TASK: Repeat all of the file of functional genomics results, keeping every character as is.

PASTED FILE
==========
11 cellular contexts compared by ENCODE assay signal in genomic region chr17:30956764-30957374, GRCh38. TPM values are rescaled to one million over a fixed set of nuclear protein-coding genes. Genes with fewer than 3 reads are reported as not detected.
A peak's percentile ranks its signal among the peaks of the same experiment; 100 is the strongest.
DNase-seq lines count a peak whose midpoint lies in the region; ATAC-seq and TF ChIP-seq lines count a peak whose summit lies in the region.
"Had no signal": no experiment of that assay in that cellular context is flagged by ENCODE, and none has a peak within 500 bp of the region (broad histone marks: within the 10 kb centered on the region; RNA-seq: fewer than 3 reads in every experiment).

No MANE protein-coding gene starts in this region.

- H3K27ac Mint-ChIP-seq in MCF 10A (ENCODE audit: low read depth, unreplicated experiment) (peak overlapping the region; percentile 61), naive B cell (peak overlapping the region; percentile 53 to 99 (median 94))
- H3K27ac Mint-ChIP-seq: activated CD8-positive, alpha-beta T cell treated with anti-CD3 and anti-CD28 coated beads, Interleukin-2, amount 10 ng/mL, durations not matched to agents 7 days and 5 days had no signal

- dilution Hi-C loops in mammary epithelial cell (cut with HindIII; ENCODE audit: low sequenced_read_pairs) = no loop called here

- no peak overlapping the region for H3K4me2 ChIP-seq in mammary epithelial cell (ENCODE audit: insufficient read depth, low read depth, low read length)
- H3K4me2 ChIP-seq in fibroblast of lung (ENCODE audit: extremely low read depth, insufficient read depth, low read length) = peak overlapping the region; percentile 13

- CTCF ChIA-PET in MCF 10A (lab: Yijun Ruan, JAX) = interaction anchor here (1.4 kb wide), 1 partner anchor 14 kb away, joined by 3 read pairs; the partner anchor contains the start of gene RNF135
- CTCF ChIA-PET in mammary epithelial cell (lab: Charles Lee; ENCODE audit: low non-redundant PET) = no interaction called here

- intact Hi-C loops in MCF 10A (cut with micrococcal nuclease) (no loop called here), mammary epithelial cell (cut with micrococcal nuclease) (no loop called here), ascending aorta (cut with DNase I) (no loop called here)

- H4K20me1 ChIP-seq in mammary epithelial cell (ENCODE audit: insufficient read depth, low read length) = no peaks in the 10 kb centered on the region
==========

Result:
11 cellular contexts compared by ENCODE assay signal in genomic region chr17:30956764-30957374, GRCh38. TPM values are rescaled to one million over a fixed set of nuclear protein-coding genes. Genes with fewer than 3 reads are reported as not detected.
A peak's percentile ranks its signal among the peaks of the same experiment; 100 is the strongest.
DNase-seq lines count a peak whose midpoint lies in the region; ATAC-seq and TF ChIP-seq lines count a peak whose summit lies in the region.
"Had no signal": no experiment of that assay in that cellular context is flagged by ENCODE, and none has a peak within 500 bp of the region (broad histone marks: within the 10 kb centered on the region; RNA-seq: fewer than 3 reads in every experiment).

No MANE protein-coding gene starts in this region.

- H3K27ac Mint-ChIP-seq in MCF 10A (ENCODE audit: low read depth, unreplicated experiment) (peak overlapping the region; percentile 61), naive B cell (peak overlapping the region; percentile 53 to 99 (median 94))
- H3K27ac Mint-ChIP-seq: activated CD8-positive, alpha-beta T cell treated with anti-CD3 and anti-CD28 coated beads, Interleukin-2, amount 10 ng/mL, durations not matched to agents 7 days and 5 days had no signal

- dilution Hi-C loops in mammary epithelial cell (cut with HindIII; ENCODE audit: low sequenced_read_pairs) = no loop called here

- no peak overlapping the region for H3K4me2 ChIP-seq in mammary epithelial cell (ENCODE audit: insufficient read depth, low read depth, low read length)
- H3K4me2 ChIP-seq in fibroblast of lung (ENCODE audit: extremely low read depth, insufficient read depth, low read length) = peak overlapping the region; percentile 13

- CTCF ChIA-PET in MCF 10A (lab: Yijun Ruan, JAX) = interaction anchor here (1.4 kb wide), 1 partner anchor 14 kb away, joined by 3 read pairs; the partner anchor contains the start of gene RNF135
- CTCF ChIA-PET in mammary epithelial cell (lab: Charles Lee; ENCODE audit: low non-redundant PET) = no interaction called here

- intact Hi-C loops in MCF 10A (cut with micrococcal nuclease) (no loop called here), mammary epithelial cell (cut with micrococcal nuclease) (no loop called here), ascending aorta (cut with DNase I) (no loop called here)

- H4K20me1 ChIP-seq in mammary epithelial cell (ENCODE audit: insufficient read depth, low read length) = no peaks in the 10 kb centered on the region